8. There is considerable force in these contentions. We are, however, unable to find that the High Court was necessarily in error in holding that the circumstantial evidence in the case was not wholly incompatible with the innocence of the accused and that it did not lead to an irresistible presumption that Dattu was murdered by Limsey. It is unlikely that Limsey would have invited Dattu to his own place on the 8th October by a letter with the intention of murdering him. There is no evidence of a preconceived plan to that effect. If the estrangement between the two was still continuing Dattu would not have so readily come to Limsey's house. Ganpat having been disbelieved, there is no evidence of any act or conduct on the part of Kisanrao and Shaligram indicating their participation in this affair. In such circumstances the conclusion as to the guilt of the accused cannot be reached perhaps by introducing an element of conjecture in the case.
It may well be that Dattu and Limsey had some quarrel while they were drinking and smoking together and were trying to adjust their differences and that in the heat of the moment he was struck by Limsey in a manner which brought about his end, or that Limsey administered poison to him to finish him as he was obstinate and would not desist from his defamatory propaganda or even that Dattu died of heart failure. All these possibilities cannot be ruled out. These are, however, pure matters of speculation in the absence of any material pointing to a definite conclusion. It cannot, therefore, be said that the High Court acted improperly when it held that there was no evidence to establish that Dattu was murdered.
The strongest weapon in the armoury of the learned Advocate-General is the existence of a freshly constructed tomb in the loft of Limsey's house wherein the dead body of Dattu was entombed. The conduct of Limsey in constructing Dattu's tomb in the third storey of his house more or less verges on lunacy and is not conclusive evidence of the fact that Dattu had been murdered by him, though it raises a very strong suspicion against him. The High Court was dealing with the case of a person whose mind was so perverted that he could not see that such conduct on his part would surely recoil on himself and be the strongest proof against his innocence. The possibility, therefore, cannot be ruled out that he may have acted in a similar way in case he wanted to conceal for reasons of his own, the death of a person brought about by natural causes in his house. It is not difficult to visualize that Dattu died a natural but sudden death and in a moment of panic and confusion Limsey conceived the idea of concealing his death by entombing him in his own house.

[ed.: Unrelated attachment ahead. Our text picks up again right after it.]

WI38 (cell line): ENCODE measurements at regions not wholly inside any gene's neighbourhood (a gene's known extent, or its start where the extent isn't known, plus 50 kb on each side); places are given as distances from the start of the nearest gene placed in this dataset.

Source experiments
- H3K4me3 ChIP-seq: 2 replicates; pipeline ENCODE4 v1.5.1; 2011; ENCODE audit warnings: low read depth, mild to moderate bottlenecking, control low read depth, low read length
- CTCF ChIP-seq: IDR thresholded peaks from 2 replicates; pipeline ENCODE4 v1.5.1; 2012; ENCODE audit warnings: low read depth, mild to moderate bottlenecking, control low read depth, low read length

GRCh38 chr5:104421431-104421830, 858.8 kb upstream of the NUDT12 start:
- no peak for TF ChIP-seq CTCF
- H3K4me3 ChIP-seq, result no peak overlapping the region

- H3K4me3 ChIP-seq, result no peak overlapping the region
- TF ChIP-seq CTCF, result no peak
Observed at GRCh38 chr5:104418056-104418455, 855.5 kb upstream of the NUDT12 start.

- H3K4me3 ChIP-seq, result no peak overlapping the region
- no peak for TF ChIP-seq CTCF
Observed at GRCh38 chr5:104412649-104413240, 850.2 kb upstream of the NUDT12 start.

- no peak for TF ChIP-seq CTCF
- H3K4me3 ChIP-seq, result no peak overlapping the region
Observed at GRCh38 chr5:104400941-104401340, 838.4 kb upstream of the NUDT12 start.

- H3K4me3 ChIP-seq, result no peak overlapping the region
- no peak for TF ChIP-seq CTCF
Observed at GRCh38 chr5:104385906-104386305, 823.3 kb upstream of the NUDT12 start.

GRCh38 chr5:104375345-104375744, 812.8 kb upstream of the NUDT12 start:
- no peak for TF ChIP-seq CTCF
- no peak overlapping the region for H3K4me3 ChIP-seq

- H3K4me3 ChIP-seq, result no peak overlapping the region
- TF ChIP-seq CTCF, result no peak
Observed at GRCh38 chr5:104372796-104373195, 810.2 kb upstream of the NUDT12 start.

There are no such circumstances that militate against the theory that Dattu might have died of alcoholic poisoning or of heart failure while sitting in the company of Limsey and drinking heavily. Limsey having been flabbergasted at what had happened might well have thought of disposing of his body in the manner he did in order to conceal the fact that his death took place while he was in his company and was taking liquor and smoking ganja, his object being to avoid bad repute and his place being described as a den of drunards and resort of ganja-smokers.
9. Moreover, it is not quite clear that the strained relations between Dattu and Limsey were continuing till October 1949. In August 1949 Dattu made efforts of reconciliation and it is not unlikely that he was successful in his effort. The informal letter that Limsey wrote to Dattu on 8th October inviting him to come to his house & Dattu's response to his call suggest that apparently at that moment they were on good terms. There was thus no strong motive for Limsey to murder Dattu. No doubt, a very strong suspicion arises against Limsey by reason of the existence of the tomb of Dattu in his house but we are unable to hold that the High Court after taking into consideration all the circumstances in the case was wrong in not treating this circumstance as conclusive of the guilt of Limsey. As against the other two respondents, there is not the slightest evidence to hold that they are in any way responsible for the murder of Dattu.
10. For the reasons given above we think that it is not a case which calls for interference with the acquittal order of the High Court in exercise of this Court's powers under Article 136 of the Constitution and we accordingly dismiss the appeal and maintain the acquittal order.